Only 2 percent-- 12-- of the state’s 500 school districts will be able to completely eliminate school property taxes under proposed legislation to replace the property tax with an increase in the state’s Income and Sales taxes, according to an analysis prepared by the PA Association of School Business Officials.
Some school property taxes will remain in 488 districts due to the requirement in the property tax elimination proposal that existing school district debt be paid off with property tax revenue, according to data from 2014-15.
While a portion of school property taxes will remain in place until the debt is paid off, school district bonds are typically paid back over 20 years. When the debt is paid off, the authority to levy the property tax is removed.
As a result, taxpayers in some districts will pay simultaneous increases in the state personal Income tax and Sales and Use tax while still paying school property taxes.
In these districts, taxpayers will be subject to double taxation, paying significant state tax increases while continuing to pay some or all of their current school property tax bill and all of their county and municipal property taxes.
215 school districts-- 43 percent of all districts statewide-- will retain at least 20 percent of their existing school property tax, and 23 districts will keep at least 50 percent of their current property tax to pay for existing debt.
A few school districts will still need all or nearly all of their current property tax levy to fund existing debt payments.
“While the school property tax elimination bill promises a lot, it fails to deliver true property tax elimination for many taxpayers” said Jay Himes, PASBO Executive Director. “While this massive shift of more than $12 billion statewide will create winners, it will also create many losers who will send more tax dollars to Harrisburg and continue to pay school property taxes” Himes added.
School districts such as Reading School District, the 5th largest school district in the state with 18,000 students and the third lowest in the state in median household income, will maintain virtually all of their current property taxes to cover existing debt while taxpayers pay increases in personal income and sales taxes.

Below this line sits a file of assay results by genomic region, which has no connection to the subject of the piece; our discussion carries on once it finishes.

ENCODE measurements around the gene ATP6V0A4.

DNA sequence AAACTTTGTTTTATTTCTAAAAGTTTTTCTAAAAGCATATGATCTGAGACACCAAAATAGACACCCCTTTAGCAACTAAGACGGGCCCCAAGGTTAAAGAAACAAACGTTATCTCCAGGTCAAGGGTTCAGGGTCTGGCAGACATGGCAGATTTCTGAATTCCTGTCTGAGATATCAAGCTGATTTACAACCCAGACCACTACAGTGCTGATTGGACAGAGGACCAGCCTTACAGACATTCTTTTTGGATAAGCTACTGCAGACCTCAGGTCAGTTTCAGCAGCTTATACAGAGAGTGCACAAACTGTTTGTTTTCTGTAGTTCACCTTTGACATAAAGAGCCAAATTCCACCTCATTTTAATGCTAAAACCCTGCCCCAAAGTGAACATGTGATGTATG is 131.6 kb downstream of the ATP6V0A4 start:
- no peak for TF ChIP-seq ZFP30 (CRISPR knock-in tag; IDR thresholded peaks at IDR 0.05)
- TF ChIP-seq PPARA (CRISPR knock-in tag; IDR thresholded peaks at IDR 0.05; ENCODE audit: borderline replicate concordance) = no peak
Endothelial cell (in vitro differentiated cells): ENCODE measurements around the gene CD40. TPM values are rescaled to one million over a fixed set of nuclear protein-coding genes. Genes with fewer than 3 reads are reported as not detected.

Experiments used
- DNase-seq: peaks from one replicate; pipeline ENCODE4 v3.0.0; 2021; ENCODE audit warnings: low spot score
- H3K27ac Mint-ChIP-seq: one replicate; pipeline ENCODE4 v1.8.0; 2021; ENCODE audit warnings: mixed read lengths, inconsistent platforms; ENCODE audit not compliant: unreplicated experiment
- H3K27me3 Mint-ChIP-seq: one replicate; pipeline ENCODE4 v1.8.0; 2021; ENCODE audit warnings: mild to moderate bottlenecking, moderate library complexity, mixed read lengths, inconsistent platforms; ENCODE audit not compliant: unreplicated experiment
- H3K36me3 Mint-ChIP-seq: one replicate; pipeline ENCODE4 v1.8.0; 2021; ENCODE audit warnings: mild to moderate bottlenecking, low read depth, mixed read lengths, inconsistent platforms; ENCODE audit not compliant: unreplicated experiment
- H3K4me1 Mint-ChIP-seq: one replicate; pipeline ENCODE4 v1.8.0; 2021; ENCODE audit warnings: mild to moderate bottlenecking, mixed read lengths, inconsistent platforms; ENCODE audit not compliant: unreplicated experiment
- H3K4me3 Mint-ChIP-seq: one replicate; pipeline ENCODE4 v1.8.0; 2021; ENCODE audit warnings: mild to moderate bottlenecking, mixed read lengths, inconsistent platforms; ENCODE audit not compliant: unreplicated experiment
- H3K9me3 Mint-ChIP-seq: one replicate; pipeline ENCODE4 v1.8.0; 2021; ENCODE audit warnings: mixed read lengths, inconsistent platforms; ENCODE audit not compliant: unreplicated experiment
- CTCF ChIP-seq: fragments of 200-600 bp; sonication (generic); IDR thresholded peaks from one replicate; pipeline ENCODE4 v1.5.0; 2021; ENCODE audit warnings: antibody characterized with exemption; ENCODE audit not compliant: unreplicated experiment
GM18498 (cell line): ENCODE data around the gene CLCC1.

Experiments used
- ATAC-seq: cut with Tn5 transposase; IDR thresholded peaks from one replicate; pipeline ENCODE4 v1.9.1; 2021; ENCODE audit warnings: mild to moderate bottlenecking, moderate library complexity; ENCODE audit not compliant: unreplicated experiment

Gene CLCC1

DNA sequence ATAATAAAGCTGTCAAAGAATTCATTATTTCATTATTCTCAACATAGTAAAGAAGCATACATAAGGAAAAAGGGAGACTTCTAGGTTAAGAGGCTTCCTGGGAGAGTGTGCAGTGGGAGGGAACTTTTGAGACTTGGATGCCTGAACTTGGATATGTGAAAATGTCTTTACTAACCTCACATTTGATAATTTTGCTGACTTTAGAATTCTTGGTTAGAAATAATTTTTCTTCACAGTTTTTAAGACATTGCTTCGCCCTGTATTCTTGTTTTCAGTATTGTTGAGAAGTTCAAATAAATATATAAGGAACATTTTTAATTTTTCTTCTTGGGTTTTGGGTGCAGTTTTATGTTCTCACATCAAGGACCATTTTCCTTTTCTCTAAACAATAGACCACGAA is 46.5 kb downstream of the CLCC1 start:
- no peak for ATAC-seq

Sen. David Argall (R-Schuylkill) told The PLS Reporter Tuesday the property tax is one of the most egregious and hated taxes in history.
“I think [PASBO] is on the wrong side of public opinion on this one, and I think they know it,” said Sen. Argall, pointing the vigorous effort being put behind the effort to kill the bill by PASBO.
Sen. Argall said PASBO is correct in noting that the tax will not be immediately eliminated.
He went on to say he thought most school districts will see an 80 to 90 percent reduction in their property taxes and the legislation will put Pennsylvania on the road to complete elimination.
With what is known about Sen. Argall’s plan, after the property tax is eliminated in June 30, 2017, school districts would get a quarterly allotment from the Pennsylvania Treasury to make up the sum of their funding. The amount would also be subject to an annual cost of living adjustment.
Sen. Argall added that if the COLA is not enough for school districts to keep up with costs, they would then be able to go to their voters to ask them to approve via referendum a local increase in the personal income or earned income tax.
“It’s unfair, it’s archaic, this literally goes back to the 1830s,” he said. “We have to find a better way to fund the public schools than the current system, which most people think is just rotten at the core.”
A similar proposal failed to make it out of the Senate last session, with Lt. Gov. Mike Stack casting the tie-breaking vote against the proposal.
Sen. Argall also told PLS Reporter Tuesday the process is already going better than last session, with the bill likely to have more than half the Senate co-sponsoring the legislation.
Particularly, he noted newly-elected Sen. John DiSanto (R-Dauphin) has signed on to support the bill. His predecessor Sen. Rob Teplitz (D-Dauphin) was staunchly opposed to the legislation.
Sen. Argall added that in discussions with the Senate Majority Leader’s office, he is hopeful the bill will start making its way through the legislative process sooner rather than later.
The House of Representatives in the spring of 2015 passed a bipartisan property tax reduction bill that failed to gain traction in the Senate.
“Everyone has told me, if this passes the Senate for the first time in history, that completely changes the dynamic in the House where [House Majority Leader] Reed is a cosponsor of the House version of Senate Bill 76,” said Sen. Argall.(Based in part on reporting from The PLS Reporter.)